The oven that Melt Shop uses today is the culmination of years of testing by Rubin and his team. Melt Shop’s first concept, a walk-up window, used a simple flattop, resulting in long ticket times. The next location relied on a high-end panini grill/microwave combination. Rubin, however, felt product quality suffered with this piece. What’s more, he felt that unit actually lengthened the ticket times.

“Even though on a one-to-one basis the panini was good and you could get it out the door quickly, when we had a line out the door we were running crazy cooking times. It just couldn’t keep up,” Rubin says. “You can put 15 sandwiches on a grill. Even though you have a longer ticket time for an individual order, the overall ticket time went down, especially during our peak hours.” While fine for a restaurant with a broader menu, Rubin felt the panini equipment simply couldn’t keep up with a grilled cheese concept.

The chain’s current double-stacked conveyor oven can cook up to four sandwiches at a time (two side-by-side on each belt) in just 1 minute, 45 seconds. By “blasting” the bottom air jets and easing up on the top, it also produces a high-quality sandwich similar to what’s produced on a flattop.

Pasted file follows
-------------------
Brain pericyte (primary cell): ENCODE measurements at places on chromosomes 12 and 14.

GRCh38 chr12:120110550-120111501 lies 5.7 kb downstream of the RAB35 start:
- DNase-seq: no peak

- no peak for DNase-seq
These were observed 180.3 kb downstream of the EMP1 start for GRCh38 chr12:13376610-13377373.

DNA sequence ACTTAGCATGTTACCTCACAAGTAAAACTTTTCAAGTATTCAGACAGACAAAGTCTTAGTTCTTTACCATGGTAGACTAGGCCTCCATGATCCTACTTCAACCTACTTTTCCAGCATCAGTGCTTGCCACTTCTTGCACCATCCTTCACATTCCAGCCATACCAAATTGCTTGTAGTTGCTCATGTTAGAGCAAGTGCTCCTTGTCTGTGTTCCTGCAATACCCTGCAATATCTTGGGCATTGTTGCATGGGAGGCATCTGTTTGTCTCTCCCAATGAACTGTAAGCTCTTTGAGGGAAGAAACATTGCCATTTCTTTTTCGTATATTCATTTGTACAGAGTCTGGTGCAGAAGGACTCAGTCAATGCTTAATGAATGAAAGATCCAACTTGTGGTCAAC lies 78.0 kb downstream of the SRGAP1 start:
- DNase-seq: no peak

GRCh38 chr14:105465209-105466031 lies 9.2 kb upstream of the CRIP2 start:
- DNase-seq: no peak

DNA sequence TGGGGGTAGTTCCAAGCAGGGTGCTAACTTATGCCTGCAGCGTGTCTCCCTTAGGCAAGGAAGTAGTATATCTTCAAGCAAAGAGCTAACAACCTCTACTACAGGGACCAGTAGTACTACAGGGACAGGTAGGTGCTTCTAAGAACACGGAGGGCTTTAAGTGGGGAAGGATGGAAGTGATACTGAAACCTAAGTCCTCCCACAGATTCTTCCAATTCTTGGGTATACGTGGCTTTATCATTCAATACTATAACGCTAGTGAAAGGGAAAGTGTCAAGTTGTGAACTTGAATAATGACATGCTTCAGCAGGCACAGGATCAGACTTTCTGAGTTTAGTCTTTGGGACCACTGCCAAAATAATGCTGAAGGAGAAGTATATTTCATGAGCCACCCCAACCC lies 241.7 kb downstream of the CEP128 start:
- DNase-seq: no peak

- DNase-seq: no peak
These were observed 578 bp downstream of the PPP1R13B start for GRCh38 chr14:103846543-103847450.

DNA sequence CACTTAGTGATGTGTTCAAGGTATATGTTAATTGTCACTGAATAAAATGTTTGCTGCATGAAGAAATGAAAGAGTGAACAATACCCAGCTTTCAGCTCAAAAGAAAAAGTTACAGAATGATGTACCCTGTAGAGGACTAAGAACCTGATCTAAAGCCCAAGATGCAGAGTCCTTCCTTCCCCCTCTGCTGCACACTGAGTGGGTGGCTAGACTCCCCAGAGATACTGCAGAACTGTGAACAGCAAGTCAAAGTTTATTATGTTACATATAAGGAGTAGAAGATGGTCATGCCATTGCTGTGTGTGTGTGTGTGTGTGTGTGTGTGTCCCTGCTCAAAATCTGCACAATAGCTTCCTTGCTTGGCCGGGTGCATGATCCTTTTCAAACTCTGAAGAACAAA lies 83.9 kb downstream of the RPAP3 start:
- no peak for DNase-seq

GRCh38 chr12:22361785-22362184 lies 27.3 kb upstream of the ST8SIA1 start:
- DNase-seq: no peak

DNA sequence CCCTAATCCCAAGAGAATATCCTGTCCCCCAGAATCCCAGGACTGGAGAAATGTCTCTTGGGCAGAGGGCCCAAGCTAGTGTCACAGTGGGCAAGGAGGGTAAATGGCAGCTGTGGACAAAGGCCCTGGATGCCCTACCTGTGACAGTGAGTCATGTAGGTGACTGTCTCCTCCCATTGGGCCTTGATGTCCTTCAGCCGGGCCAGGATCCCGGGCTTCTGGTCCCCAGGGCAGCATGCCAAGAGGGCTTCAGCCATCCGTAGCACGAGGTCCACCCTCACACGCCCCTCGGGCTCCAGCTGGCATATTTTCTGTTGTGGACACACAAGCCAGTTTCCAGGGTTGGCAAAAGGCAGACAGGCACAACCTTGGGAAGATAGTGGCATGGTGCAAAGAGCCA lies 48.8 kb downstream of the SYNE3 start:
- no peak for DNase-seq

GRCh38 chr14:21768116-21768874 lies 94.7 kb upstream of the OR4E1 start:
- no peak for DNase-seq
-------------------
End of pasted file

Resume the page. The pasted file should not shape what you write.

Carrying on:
Once sandwiches come out of the oven, staff typically add additional ingredients. These can include burgers or fried buffalo chicken made in-house.

Melt 4A double-stacked conveyor oven anchors Melt Shop’s hot line, which also includes a flattop, and fryers.Burgers cook on a 24-inch gas-fired flattop grill that sits next to the conveyor oven on top of a simple equipment stand. Raw patties are held in an undercounter unit one step down the line, below the chicken breading station.

This setup marks a recent change in Melt Shop’s kitchen design. Up until a few months ago, the chain had an undercounter refrigerator below the flattop. The operations team realized this unit wasn’t necessary since the unit below the breading station had enough capacity for beef and chicken. Since a single staffer cooks both chicken and burgers, using one refrigerator instead of two just made sense, Rubin says.

“It’s helped us shave a few bucks on the equipment side of things and it’s helped us shave a few bucks on the utility side of things. Operationally we haven’t had any issues with it, so it seems like it’s working really well.”